NKorea to Launch Spy Satellite in June 05/30 06:16
SEOUL, South Korea (AP) -- North Korea said Tuesday it would launch its
first military spy satellite in June and described space-based reconnaissance
as crucial for monitoring the United States' "reckless" military exercises with
The statement came a day after North Korea notified Japan's coast guard that
the launch, sometime between May 31 and June 11, might affect waters in the
Yellow Sea, East China Sea and east of the Philippines' Luzon Island. Japan's
defense minister warned its forces to shoot down the satellite or debris, if
any entered Japanese territory, and its coast guard issued a safety warning for
ships that would be in the affected seas during the expected launch, citing a
risk of falling debris.
While North Korea's rivals have condemned the country's planned launch as a
banned test of ballistic missile technology, it's less clear whether the
satellite itself is advanced enough to support the North's stated goals of
tracking and monitoring U.S. and South Korean military activities in real time.
The pace of both North Korea's weapons testing and the U.S.-South Korean
joint military exercises increased in past months in a cycle of tit-for-tat.
In comments published by North Korean state media, senior military official
Ri Pyong Chol criticized the combined U.S.-South Korean military exercises,
which Pyongyang has long described as invasion rehearsals. He said North Korea
considers space-based reconnaissance "indispensable" to monitor the military
Last week, the South Korean and U.S. militaries conducted large-scale
live-fire drills near the border with North Korea -- the first of five rounds
of exercises marking 70 years since the establishment of their alliance.
Washington and Seoul describe their regular military exercises as defensive and
have expanded their training since 2022 to cope with the North's evolving
Ri said the expanding U.S.-South Korean drills and other military activities
underline their "sinister intention" to prepare for preemptive military action
against North Korea. He said the "dangerous military acts by the U.S." and its
forces created a concerning security environment that makes it necessary for
Pyongyang to gather real-time, reliable information on military movements in
South Korea has warned that North Korea will face consequences if it goes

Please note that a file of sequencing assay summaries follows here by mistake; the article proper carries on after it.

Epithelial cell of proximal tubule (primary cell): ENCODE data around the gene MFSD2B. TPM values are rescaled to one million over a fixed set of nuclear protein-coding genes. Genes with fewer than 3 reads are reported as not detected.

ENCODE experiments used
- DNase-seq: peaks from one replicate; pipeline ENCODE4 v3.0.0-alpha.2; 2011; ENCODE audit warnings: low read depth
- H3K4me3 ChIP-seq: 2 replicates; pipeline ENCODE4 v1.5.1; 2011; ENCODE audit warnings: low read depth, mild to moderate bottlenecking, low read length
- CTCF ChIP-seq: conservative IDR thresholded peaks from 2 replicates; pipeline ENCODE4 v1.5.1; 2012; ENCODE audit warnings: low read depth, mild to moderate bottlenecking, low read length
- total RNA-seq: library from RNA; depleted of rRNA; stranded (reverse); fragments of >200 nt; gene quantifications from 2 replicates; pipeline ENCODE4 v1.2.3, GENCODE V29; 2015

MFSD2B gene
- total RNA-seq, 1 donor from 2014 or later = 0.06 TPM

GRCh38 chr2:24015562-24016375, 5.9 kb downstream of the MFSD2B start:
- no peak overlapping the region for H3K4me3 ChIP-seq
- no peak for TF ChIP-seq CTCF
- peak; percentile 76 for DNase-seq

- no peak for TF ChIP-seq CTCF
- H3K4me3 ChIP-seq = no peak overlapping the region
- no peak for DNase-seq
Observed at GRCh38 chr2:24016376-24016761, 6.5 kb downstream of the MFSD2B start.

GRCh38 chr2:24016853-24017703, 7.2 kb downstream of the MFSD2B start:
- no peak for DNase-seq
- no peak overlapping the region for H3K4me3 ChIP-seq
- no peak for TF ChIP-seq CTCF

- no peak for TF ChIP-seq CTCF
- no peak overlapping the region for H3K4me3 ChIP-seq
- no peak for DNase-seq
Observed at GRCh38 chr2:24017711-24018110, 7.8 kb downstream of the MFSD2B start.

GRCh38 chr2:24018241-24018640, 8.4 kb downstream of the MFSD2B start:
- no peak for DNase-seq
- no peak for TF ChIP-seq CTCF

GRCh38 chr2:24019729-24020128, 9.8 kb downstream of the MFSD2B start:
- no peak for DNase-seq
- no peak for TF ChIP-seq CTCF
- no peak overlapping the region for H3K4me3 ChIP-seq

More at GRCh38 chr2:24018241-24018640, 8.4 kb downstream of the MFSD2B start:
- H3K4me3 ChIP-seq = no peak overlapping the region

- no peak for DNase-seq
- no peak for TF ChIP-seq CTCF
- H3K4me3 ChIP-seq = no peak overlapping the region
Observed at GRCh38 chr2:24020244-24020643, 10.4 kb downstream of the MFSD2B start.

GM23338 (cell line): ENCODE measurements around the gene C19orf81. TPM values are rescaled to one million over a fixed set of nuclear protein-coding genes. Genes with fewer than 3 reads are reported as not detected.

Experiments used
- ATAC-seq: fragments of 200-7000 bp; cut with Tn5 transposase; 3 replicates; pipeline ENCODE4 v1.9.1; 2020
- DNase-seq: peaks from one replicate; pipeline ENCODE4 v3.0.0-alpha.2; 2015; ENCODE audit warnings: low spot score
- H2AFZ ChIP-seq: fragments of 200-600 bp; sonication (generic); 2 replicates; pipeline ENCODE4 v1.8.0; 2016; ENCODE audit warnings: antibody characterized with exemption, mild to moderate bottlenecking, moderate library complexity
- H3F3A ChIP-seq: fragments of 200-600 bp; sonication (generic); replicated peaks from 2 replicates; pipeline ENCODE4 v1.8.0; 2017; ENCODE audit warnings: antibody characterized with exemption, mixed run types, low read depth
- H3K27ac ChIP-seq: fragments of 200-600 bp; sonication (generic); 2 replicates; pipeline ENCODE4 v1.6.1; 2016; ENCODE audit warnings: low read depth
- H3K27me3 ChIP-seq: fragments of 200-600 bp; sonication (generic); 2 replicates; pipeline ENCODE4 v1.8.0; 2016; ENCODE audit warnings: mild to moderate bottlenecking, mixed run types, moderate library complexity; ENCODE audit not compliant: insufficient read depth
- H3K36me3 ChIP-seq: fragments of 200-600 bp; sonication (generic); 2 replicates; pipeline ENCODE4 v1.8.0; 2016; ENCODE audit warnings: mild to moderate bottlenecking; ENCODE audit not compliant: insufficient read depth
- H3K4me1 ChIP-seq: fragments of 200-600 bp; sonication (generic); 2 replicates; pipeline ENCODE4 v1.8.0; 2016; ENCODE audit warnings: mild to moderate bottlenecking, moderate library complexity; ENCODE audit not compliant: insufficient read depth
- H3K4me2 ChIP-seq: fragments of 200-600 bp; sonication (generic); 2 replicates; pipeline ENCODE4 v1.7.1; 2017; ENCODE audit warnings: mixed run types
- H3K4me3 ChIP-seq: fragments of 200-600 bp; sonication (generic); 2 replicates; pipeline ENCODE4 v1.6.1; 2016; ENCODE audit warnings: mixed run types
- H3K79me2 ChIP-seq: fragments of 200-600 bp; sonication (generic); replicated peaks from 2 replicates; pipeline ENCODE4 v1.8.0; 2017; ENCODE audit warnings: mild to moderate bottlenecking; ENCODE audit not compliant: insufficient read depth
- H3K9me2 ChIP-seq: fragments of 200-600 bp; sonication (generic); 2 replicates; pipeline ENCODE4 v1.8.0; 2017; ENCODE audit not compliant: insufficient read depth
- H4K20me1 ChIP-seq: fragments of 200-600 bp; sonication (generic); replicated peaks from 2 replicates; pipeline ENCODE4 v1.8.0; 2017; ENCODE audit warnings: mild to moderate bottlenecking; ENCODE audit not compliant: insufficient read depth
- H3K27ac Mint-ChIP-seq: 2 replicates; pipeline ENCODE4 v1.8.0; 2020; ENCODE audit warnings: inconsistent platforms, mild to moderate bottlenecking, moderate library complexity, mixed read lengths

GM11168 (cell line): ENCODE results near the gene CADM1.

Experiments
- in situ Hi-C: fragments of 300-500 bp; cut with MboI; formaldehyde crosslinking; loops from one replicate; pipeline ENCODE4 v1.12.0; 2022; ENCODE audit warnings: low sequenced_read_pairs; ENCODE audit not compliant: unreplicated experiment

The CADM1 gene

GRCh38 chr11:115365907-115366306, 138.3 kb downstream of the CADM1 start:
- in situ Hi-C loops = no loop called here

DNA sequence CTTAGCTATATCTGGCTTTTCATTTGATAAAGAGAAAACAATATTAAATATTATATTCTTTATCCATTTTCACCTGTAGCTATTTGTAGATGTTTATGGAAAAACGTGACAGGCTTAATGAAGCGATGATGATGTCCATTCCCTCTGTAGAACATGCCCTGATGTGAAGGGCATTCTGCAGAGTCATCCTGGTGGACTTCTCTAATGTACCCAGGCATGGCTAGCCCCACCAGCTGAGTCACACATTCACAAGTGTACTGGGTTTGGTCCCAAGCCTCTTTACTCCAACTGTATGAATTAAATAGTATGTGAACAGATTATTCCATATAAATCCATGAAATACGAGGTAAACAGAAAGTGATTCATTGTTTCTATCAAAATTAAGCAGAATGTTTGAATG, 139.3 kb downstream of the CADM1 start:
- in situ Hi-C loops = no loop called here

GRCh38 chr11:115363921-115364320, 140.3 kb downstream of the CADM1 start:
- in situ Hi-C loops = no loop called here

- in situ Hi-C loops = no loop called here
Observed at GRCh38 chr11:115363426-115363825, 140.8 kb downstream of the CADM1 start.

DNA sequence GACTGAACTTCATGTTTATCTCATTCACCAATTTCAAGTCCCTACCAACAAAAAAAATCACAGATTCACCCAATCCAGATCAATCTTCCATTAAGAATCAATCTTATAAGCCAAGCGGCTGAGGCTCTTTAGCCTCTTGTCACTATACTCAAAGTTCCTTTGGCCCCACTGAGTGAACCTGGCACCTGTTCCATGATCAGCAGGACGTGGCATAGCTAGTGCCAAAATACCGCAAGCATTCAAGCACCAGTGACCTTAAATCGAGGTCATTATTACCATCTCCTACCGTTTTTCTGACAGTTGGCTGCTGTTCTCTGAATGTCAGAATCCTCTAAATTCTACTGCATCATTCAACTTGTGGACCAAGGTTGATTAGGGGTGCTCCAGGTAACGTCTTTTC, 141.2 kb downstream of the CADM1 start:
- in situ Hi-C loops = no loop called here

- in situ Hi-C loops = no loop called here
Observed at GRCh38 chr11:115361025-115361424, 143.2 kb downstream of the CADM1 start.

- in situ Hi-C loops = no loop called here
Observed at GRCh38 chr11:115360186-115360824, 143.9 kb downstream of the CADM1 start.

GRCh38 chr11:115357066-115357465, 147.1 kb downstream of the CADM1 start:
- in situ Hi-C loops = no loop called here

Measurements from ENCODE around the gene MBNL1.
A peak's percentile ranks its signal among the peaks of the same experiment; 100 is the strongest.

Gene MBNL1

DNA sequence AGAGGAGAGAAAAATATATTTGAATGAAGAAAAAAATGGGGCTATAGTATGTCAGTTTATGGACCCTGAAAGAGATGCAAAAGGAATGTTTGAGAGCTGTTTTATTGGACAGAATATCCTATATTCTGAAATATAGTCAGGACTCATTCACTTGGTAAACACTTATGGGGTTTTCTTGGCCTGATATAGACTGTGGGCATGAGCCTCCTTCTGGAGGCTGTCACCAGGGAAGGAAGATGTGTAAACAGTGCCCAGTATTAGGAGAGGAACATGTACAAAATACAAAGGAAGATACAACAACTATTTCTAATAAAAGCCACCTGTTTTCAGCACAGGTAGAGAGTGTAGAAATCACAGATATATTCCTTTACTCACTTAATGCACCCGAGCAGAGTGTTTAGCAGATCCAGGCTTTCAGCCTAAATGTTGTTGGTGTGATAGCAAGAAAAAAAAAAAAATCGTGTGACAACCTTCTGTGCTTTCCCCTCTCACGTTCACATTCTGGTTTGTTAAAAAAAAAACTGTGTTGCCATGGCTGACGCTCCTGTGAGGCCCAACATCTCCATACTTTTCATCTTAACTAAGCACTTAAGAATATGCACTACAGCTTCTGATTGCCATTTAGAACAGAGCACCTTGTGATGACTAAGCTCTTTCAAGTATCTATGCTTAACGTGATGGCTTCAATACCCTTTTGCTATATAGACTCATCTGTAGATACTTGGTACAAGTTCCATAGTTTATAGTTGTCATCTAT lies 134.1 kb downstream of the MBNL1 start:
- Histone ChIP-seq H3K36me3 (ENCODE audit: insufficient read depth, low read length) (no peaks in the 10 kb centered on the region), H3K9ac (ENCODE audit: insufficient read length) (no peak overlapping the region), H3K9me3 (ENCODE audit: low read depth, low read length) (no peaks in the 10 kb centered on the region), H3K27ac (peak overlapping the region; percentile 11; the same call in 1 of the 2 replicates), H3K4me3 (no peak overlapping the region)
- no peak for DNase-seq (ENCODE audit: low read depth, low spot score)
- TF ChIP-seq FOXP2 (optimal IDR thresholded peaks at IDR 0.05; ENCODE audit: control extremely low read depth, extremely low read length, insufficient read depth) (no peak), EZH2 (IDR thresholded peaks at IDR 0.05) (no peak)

ahead with the satellite launch in violation of United Nations Security Council
resolutions, which ban the North from conducting any launch using ballistic
technology. Space-launch vehicles for satellites share core technologies with
long-range missiles that are built to deliver warheads aimed at destroying
"It's absurd to use our legitimate joint exercises, and the maintenance of
the South Korea-US joint defense posture to respond to advancing North Korean
nuclear and missile threats, as an excuse to launch a reconnaissance
satellite," South Korean Foreign Ministry spokesperson Lim Soo-suk said during
"We strongly urge North Korea to immediately cancel its launch plans."
Last week, South Korea launched its first commercial-grade satellite, which
experts say could provide Seoul with key technology and expertise to place its
first military spy satellite into orbit later this year and build more powerful
Han Sung Geun, spokesperson of South Korea's Joint Chiefs of Staff, said
during a briefing that the South Korean and U.S. militaries were closely
watching North Korea over the possible satellite launch and other provocative
military moves. He did not provide specific assessments about the potential
capabilities of the North Korean satellite and refused to say whether the South
Korean military was preparing for the possibility that debris could fall in
Spy satellites are among an array of high-tech weapons systems North Korean
leader Kim Jong Un has publicly vowed to develop. Other weapons systems on his
wish list include solid-propellant intercontinental ballistic missiles,
nuclear-powered submarines, hypersonic missiles and multi-warhead missiles.
North Korea placed Earth-observation satellites in orbit in 2012 and 2016,
though their capabilities have been questioned.
Foreign experts say the earlier satellites never transmitted imagery back to
North Korea, and analysts say the new device displayed in state media in recent
weeks appeared too small and crudely designed to process and transfer
Since the start of 2022, North Korea has test-fired about 100 missiles,
including ICBMs designed to reach the U.S. mainland and a slew of launches it
described as simulated nuclear attacks on targets in South Korea. North Korea
has said its intensified testing activity is meant to counter its rivals' joint
military exercises as it continues to use those drills as a pretext to advance
its arsenal of nuclear-capable weapons.